You develop the right relationships with the right people so that you are considered for positions that you want.

You do this by leveraging social media to your advantage.

This is the beginning of a series that I am calling The Social Job Search. How to use social media to attract hiring companies to you.

Marc Miller Career Design Specialist

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BoomerJobTips – Curated Content for July 25

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What is the Real Budget for Your Job Search

Real Budget

budgetYou need to establish a budget for your job search. The budget will include time, energy, money, and emotion.

In Jim Camp’s book, Start with NO…The Negotiating Tools that the Pros Don’t Want You to Know, he writes:

As with pain, “budget” in my system is almost a technical term. It is much more than your normal budget, much more than an itemization of projected costs,because the real price to be paid in the negotiation goes way beyond dollars and cents. Budget in the Camp System breaks down into three budgets that help us account for and control this real price in time-and-energy, money, and emotional investment. (I unite time and energy because it’s hard to spend one without spending the other as well.) The overall budget is a comprehensive, powerful tool, another means by which we can retain control in the negotiation by making certain that our investments are working for us, not against us.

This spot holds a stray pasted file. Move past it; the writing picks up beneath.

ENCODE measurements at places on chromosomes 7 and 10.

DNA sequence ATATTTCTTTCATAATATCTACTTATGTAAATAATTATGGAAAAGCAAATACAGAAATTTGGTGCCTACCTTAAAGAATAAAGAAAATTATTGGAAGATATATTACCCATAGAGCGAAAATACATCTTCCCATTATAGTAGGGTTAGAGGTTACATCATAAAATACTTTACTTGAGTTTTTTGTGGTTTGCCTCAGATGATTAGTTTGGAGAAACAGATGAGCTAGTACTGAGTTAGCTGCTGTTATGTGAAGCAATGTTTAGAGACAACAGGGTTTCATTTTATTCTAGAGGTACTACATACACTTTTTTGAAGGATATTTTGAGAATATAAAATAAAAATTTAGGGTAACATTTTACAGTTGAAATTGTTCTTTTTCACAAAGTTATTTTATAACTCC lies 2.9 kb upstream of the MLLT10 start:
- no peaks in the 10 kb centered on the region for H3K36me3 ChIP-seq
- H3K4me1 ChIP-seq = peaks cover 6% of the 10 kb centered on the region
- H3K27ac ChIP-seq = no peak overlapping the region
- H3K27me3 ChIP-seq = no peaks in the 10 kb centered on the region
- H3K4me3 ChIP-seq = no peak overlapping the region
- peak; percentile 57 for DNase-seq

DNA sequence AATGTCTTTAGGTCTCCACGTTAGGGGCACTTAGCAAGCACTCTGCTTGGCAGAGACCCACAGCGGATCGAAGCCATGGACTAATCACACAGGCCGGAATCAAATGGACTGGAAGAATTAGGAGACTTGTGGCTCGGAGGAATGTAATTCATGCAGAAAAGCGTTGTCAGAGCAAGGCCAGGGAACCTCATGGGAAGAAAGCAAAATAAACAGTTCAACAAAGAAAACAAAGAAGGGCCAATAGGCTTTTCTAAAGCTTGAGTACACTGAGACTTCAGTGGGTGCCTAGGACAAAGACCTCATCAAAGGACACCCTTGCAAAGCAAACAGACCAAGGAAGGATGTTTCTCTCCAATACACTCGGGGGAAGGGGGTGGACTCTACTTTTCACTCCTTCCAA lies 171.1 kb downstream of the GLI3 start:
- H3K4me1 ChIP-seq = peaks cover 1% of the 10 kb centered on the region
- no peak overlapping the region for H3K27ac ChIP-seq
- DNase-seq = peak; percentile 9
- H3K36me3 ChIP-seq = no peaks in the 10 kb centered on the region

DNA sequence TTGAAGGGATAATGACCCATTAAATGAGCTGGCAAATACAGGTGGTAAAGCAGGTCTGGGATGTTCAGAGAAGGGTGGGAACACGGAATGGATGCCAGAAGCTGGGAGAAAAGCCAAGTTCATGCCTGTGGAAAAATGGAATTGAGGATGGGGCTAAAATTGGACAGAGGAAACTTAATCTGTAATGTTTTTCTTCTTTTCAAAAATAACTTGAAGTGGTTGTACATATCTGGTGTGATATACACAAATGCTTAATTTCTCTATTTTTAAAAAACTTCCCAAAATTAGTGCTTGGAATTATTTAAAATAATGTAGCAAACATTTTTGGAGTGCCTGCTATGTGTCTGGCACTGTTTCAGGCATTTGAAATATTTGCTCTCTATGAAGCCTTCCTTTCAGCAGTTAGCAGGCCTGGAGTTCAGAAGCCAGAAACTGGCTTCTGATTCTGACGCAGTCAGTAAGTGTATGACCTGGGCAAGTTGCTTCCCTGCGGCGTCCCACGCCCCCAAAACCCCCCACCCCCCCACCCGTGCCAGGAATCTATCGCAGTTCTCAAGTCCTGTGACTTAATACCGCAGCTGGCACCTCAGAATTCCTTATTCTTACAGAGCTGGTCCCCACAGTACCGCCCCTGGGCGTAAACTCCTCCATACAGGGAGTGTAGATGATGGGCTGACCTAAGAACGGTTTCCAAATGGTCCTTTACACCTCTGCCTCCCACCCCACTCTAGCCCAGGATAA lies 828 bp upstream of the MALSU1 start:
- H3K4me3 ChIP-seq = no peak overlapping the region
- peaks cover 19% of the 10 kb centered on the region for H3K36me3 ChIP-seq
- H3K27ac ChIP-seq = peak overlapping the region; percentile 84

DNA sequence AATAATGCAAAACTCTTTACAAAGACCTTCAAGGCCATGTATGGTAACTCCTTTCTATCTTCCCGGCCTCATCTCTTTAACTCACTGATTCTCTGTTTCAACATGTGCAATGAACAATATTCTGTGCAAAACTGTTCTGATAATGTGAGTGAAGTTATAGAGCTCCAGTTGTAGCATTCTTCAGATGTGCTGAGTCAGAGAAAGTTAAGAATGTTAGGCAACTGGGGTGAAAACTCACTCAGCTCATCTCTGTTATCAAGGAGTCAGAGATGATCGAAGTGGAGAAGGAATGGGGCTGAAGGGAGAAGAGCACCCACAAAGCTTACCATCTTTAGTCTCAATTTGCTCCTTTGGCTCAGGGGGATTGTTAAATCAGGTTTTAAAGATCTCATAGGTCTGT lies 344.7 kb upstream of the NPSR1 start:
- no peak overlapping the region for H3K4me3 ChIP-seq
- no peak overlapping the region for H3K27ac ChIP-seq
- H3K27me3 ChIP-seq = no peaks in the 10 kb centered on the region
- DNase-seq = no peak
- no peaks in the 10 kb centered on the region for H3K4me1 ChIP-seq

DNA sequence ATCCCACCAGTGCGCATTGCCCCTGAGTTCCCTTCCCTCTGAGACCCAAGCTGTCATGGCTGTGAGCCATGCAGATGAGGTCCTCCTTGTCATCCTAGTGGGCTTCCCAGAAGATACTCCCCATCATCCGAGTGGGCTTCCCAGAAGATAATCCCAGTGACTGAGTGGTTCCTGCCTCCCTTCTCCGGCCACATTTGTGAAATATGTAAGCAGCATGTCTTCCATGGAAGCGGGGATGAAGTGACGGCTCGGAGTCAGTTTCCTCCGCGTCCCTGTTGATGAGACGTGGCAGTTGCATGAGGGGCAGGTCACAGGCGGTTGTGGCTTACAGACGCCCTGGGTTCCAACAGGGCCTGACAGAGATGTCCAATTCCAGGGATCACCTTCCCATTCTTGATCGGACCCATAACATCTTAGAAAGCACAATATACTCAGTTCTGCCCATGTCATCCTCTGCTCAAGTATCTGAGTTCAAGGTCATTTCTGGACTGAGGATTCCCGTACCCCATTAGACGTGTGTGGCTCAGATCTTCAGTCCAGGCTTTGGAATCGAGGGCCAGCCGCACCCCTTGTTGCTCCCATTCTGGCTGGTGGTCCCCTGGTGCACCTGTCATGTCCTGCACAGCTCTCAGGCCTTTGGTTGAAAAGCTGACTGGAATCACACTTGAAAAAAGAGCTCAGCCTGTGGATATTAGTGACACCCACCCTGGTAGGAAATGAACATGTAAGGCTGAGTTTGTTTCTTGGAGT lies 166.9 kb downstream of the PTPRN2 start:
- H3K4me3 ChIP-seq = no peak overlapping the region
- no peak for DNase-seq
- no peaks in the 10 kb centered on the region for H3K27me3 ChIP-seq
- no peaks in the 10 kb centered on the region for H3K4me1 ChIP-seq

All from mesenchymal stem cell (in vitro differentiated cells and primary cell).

Only the money budget is numerical. The other two employ a different kind of assessment, but one that we can keep up with quite accurately. My rough-and-ready formula for calculating the overall budget for a negotiation gives “time” a value of x, “energy” 2x, “money” 3x, and “emotion” 4x. Obviously, these are not empirically based numbers. They’re a way to drive home the point of relative importance. If you are spending only time and energy in a negotiation, you have a budget of 1x × 2x, for a total budget of 2x. If you start throwing real money around, your budget is 2x × 3x, or 6x. The real budget has tripled over the budget for time-and-energy alone. What happens if your emotions enter the negotiation and the equation in a powerful way? Multiply that 6x by 4x. You’re up to 24x, a large relative number that serves mainly to demonstrate how important the budget for emotion is, how dangerous emotional investment is.

Budget Formula

The formula for calculating your job search budget is:

Budget = 1 x Time + 2 x Energy + 3 x Money + 4 x Emotion